Latest economic survey report warns open bank resolution policy may be insufficient to prevent bank runs.
The OECD is urging New Zealand to adopt a deposit insurance scheme to limit depositors' losses in the event of a bank failure.
An alternative policy called open bank resolution (OBR), which the Reserve Bank is working on and which would impose a haircut on depositors and other bank creditors, is a "very novel idea", OECD economist Alexandra Bibbee said as the Paris-based organisation released its latest Economic Survey of New Zealand.
"Every country in the OECD has deposit insurance, except New Zealand," she said, "We recommend it as [a] safety valve even if you have OBR."
OBR might not be enough to prevent bank runs in all circumstances because, as soon as it was applied to one bank, depositors might fear contagion to other banks.
The OECD also recommends higher capital buffers for the four big banks, which are considered too big to fail.
It has repeated its call for a capital gains tax, arguing that the lack of one exacerbates income inequality (which in New Zealand is above OECD norms), reinforces a bias towards speculative investment in housing and undermines housing affordability.
It considers the tax treatment of petroleum exploration unnecessarily generous.
It also notes that fuel taxes in New Zealand are low by OECD standards and calls for a toughening of the rules of the emissions trading scheme so as to impart a meaningful carbon price signal, though it supports the continued exclusion of agricultural emissions from the scheme.
The OECD says being small and remote is part of the explanation for New Zealand's relatively low productivity and incomes.
To help mitigate that, good telecommunications infrastructure is essential and it is not impressed by the current state of regulation and competition policy around ultra-fast broadband and the legacy copper network.
It recommends a focus on lifting "weightless" exports, for example, in the information technology sector. Such exports represent only about a fifth of services exports, which in turn are only about a quarter of total exports, in a country where trade flows are low by OECD standards, relative to the size of the economy.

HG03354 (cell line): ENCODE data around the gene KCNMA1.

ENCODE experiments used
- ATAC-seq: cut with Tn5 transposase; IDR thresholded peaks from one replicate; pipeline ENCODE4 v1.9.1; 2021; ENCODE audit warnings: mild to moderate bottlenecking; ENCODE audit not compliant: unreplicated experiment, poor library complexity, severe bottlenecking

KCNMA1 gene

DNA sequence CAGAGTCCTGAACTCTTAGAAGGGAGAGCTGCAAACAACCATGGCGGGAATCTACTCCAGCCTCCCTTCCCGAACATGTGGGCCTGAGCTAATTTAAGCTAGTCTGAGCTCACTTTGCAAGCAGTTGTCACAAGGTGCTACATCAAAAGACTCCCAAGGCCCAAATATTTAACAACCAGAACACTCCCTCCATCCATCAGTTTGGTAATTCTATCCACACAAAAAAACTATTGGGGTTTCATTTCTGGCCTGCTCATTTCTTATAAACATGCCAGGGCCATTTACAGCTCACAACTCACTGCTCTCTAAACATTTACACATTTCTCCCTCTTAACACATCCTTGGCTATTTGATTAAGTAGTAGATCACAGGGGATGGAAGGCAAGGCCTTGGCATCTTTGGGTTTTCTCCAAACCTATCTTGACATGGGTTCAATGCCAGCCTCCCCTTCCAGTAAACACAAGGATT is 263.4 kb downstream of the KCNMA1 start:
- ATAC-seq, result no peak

"New Zealand is one of the few countries not to have a research and development tax credit," OECD economist Calista Cheung said.
In addition tax treatment of patents is comparatively stringent, in not allowing the accelerated depreciation of patent assets and in taxing the entire proceeds of patent sales as income.
The survey was completed before the Budget, which foreshadowed some tax relief for R&D-intensive start-up firms, and an increase in funding for R&D grants.
The OECD survey also argues that another part of the explanation for New Zealand's relatively low productivity levels is a skills deficit.
It is struck by a high drop-out rate from the education system. "According to the Ministry of Education almost one in five New Zealand students leaves secondary school without formal qualifications. For Pasifika students it is one in four and for Maori one in three."
It also notes that the likelihood that a tertiary student is the child of highly educated parents is higher than in any other OECD country and the proportion of the young who are not in employment, education or training has gone from being below the OECD average in 2001 to above it 10 years later.
"You've got a lot of latent talent there, untapped human potential," Bibbee said.
The OECD report recommends investing more resources into working with schoolchildren who are failing.
"We put a lot of stress on early intervention but it's never too late. You should never give up on them," Bibbee said. "Your welfare reforms recognise that if a young adult is out of the school system and out of the job market the aim is not to get them into any kind of job quickly, but to tackle the education problem even at their age," she said. "But it is more efficient to start early."